When sending electronic marketing messages, you should focus on how spam laws affect what you can send. Even if your business is not an APP entity, your business will need to comply with spam laws.

The Spam Act requires that you meet three requirements when sending an electronic marketing message. These are that you have:

  1. consent;
  2. identified yourself as the sender; and
  3. an unsubscribe function.

1. Consent

To obtain consent, the Spam Act says you can receive either:

  • express consent; or 
  • implied consent. 

For example, express consent is a phone call with a customer where you ask if you can send marketing emails, and the customer says ‘yes’ and provides their email address.

In this scenario, you should:

  • keep a record of the call;
  • note they provided consent;
  • note how they provided consent; and 
  • record the date of the call. 

An example of inferred consent is a text message sent to a customer of your business about a sale you are having. It is inferred that, as a customer of your business, they will be interested in your products and sales.

You can only use inferred consent to send content related to the existing relationship you have with that person.

2. Identification of You as the Sender

You must identify your business in the email or text message as the sender of the marketing content. You should also include your business’ name and contact details. 

3. An Unsubscribe Function

If you send an electronic marketing message, you must also include an unsubscribe link. The link should be operational for at least 30 days after sending the message. If someone requests to unsubscribe, you need to unsubscribe them within five working days.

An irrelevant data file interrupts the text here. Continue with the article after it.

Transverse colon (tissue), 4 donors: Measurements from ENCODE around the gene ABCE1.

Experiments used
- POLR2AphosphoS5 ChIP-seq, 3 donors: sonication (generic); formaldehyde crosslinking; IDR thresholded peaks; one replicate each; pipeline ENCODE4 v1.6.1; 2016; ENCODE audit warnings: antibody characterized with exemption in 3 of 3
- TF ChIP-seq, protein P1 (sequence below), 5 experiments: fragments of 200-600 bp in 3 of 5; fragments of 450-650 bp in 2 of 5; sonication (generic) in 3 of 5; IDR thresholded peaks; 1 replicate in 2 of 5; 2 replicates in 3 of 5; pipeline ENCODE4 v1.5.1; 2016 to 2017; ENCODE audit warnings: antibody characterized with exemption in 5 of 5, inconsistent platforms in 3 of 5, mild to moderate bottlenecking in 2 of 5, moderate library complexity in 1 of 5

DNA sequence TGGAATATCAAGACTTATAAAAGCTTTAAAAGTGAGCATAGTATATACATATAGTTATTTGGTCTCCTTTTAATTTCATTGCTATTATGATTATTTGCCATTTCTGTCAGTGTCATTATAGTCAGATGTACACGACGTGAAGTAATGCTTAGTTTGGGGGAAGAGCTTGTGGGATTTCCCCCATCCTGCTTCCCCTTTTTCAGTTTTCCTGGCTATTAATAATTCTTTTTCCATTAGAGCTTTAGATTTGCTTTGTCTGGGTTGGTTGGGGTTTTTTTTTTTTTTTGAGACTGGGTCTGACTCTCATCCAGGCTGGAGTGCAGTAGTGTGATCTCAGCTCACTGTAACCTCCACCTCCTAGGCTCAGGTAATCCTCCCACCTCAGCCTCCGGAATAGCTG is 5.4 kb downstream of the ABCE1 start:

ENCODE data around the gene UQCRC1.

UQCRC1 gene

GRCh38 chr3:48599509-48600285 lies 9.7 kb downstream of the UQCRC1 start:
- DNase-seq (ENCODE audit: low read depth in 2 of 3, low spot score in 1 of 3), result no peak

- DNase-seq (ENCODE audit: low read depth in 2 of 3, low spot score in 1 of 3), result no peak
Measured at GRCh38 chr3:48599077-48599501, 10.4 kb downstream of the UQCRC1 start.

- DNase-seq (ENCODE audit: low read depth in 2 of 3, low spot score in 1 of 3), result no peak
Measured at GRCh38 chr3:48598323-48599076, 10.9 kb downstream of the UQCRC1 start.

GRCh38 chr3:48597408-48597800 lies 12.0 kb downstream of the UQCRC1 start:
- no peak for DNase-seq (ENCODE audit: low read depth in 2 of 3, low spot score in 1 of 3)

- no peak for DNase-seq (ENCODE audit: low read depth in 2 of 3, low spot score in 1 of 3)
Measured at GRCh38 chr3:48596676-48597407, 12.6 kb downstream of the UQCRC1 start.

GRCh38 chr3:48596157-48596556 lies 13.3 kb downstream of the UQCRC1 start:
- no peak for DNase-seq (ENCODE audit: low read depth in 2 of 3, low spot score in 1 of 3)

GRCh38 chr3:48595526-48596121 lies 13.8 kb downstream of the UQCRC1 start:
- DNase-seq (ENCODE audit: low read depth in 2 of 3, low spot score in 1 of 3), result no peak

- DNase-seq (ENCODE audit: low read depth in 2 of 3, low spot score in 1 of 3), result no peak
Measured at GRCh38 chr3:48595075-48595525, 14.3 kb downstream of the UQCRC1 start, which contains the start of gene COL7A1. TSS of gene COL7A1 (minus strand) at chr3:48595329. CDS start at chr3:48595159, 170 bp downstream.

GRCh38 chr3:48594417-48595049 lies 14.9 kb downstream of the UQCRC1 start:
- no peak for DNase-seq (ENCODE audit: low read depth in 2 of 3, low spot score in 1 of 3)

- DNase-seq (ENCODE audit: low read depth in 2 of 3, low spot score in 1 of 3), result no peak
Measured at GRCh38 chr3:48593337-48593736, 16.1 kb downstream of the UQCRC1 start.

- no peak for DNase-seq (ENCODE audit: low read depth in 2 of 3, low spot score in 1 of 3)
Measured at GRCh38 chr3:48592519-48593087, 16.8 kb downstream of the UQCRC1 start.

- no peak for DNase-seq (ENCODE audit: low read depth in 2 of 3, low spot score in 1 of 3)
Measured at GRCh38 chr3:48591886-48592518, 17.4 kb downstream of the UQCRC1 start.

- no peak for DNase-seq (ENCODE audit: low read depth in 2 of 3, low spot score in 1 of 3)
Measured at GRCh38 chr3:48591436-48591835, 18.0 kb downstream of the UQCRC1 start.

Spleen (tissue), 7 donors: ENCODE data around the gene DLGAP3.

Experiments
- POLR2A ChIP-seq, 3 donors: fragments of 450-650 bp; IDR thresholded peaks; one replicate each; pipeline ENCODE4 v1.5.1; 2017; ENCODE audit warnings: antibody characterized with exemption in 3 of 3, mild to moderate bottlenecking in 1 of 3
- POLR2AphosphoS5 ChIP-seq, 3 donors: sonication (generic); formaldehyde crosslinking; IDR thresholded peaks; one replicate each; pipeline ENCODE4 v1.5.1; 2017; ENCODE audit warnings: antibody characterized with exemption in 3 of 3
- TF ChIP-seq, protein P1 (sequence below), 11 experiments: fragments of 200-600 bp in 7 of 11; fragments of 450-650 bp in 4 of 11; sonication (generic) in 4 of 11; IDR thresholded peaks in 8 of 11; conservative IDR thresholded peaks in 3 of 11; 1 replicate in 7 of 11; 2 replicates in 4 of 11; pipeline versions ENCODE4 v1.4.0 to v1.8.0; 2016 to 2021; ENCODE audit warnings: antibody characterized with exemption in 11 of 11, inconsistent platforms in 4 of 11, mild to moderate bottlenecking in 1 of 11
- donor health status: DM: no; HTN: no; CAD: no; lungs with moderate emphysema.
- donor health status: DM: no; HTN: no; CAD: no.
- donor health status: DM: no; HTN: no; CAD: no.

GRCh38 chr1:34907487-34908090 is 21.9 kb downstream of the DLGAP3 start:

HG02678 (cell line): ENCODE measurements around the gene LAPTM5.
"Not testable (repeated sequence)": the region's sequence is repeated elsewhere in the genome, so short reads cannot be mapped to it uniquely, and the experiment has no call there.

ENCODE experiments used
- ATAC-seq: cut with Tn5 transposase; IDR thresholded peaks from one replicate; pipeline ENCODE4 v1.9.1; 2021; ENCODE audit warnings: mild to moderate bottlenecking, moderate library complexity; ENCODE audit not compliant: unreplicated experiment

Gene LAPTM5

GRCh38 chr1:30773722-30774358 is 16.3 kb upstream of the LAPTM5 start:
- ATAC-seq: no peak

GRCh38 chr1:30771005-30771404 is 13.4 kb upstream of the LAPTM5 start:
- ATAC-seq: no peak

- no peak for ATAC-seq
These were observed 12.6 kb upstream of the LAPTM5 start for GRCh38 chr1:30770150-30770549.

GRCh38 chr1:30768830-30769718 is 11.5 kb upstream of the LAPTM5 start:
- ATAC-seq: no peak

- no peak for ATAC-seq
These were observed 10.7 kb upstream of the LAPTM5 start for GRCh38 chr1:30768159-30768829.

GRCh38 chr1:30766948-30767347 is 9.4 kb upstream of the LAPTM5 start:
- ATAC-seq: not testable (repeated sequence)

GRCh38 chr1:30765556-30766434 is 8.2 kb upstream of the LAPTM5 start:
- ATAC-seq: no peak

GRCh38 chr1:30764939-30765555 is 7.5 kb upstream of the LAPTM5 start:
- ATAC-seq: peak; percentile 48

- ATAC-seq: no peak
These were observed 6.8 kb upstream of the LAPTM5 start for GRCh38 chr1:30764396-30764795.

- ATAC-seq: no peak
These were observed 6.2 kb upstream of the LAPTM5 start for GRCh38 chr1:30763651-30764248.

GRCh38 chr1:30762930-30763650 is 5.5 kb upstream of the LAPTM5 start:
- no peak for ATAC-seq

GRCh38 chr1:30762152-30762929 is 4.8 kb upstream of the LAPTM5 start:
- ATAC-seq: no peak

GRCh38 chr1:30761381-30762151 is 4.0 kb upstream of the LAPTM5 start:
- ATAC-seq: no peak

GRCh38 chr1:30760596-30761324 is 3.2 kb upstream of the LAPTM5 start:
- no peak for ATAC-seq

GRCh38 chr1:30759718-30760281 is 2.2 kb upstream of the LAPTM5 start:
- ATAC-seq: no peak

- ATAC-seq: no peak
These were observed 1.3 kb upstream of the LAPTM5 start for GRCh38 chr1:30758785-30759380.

Key Takeaways

If you plan to send marketing material directly to consumers, you will need to consider how privacy and spam laws will affect you. You can then design your marketing campaigns to take the different legal requirements into account. This may include: 

  • obtaining consent;
  • identify your business as the sender;
  • outline how to contact your business; and 
  • provide an unsubscribe function.

If you have any questions on the different laws surrounding sending direct marketing materials, contact LegalVision’s privacy lawyers on 1300 544 755 or fill out the form on this page. 

About LegalVision: LegalVision is a tech-driven, full-service commercial law firm that uses technology to deliver a faster, better quality and more cost-effective client experience.
Jacqueline Gibson

Get a Free Quote Now

If you would like to receive a free fixed-fee quote or get in touch with our team, fill out the form below.

  • We will be in touch shortly with a quote. By submitting this form, you agree to receive emails from LegalVision and can unsubscribe at any time. See our full Privacy Policy.
  • This field is for validation purposes and should be left unchanged.

Our Awards

  •  Top 20 Startups in Australia - 2018 LinkedIn Startups List Top 20 Startups in Australia - 2018 LinkedIn Startups List
  • NewLaw Firm of the Year – 2019 Australian Law Awards NewLaw Firm of the Year – 2019 Australian Law Awards
  • Law Firm of the Year Finalist – 2018 Australasian Law Awards Law Firm of the Year Finalist – 2018 Australasian Law Awards
  • AFR Fast 100 List – 2018 Australian Financial Review AFR Fast 100 List – 2018 Australian Financial Review
  • NewLaw Firm of the Year – 2017 Australian Law Awards NewLaw Firm of the Year – 2017 Australian Law Awards
  • Most Innovative Law Firm - 2019 Australasian Lawyer Most Innovative Law Firm - 2019 Australasian Lawyer

Privacy Policy Snapshot

We collect and store information about you. Let us explain why we do this.

What information do you collect?

We collect a range of data about you, including your contact details, legal issues and data on how you use our website.

How do you collect information?

We collect information over the phone, by email and through our website.

What do you do with this information?

We store and use your information to deliver you better legal services. This mostly involves communicating with you, marketing to you and occasionally sharing your information with our partners.

How do I contact you?

You can always see what data you’ve stored with us.

Questions, comments or complaints? Reach out on 1300 544 755 or email us at info@legalvision.com.au

View Privacy Policy